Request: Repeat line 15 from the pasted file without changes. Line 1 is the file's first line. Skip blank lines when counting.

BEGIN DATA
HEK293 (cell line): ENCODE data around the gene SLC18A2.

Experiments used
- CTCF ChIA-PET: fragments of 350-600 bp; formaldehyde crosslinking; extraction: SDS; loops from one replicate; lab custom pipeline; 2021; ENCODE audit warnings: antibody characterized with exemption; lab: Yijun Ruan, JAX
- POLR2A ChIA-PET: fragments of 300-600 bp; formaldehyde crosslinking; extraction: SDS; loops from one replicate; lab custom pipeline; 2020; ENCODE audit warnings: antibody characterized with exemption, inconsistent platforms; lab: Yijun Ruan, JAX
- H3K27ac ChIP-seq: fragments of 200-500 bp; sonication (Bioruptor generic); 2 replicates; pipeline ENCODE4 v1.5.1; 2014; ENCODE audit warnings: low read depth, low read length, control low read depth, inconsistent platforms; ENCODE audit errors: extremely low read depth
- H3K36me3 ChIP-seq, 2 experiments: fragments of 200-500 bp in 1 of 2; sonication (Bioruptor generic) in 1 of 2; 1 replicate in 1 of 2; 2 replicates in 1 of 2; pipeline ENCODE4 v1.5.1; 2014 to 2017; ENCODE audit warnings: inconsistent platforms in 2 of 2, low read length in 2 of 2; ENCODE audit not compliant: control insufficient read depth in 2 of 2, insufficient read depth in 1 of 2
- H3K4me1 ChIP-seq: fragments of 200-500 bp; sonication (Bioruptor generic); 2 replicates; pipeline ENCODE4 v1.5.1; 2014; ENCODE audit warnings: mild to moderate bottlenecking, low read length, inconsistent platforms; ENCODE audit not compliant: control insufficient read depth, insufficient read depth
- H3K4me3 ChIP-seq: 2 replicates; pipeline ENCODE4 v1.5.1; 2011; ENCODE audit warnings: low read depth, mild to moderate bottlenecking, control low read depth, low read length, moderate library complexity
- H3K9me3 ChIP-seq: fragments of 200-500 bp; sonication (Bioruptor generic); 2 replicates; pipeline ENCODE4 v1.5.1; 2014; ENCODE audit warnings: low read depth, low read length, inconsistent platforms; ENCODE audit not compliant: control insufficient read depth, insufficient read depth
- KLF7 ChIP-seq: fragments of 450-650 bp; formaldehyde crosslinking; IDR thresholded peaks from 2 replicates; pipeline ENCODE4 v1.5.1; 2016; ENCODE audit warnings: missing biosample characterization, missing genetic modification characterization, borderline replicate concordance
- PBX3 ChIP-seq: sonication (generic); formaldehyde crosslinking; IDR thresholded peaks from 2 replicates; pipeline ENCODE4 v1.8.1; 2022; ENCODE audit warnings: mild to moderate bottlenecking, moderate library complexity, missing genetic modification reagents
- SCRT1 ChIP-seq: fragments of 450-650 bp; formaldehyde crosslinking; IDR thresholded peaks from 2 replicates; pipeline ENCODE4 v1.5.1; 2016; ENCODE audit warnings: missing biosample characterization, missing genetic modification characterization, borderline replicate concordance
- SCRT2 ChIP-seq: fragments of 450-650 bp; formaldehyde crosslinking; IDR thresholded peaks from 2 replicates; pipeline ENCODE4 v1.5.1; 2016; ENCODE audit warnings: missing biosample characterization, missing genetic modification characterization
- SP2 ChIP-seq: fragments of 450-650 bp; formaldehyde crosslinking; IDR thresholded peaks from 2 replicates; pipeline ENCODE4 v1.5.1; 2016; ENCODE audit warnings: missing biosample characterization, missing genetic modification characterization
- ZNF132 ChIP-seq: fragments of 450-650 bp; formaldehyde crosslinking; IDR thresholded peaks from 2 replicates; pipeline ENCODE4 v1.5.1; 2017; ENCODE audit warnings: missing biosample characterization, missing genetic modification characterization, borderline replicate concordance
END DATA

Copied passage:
- ZNF132 ChIP-seq: fragments of 450-650 bp; formaldehyde crosslinking; IDR thresholded peaks from 2 replicates; pipeline ENCODE4 v1.5.1; 2017; ENCODE audit warnings: missing biosample characterization, missing genetic modification characterization, borderline replicate concordance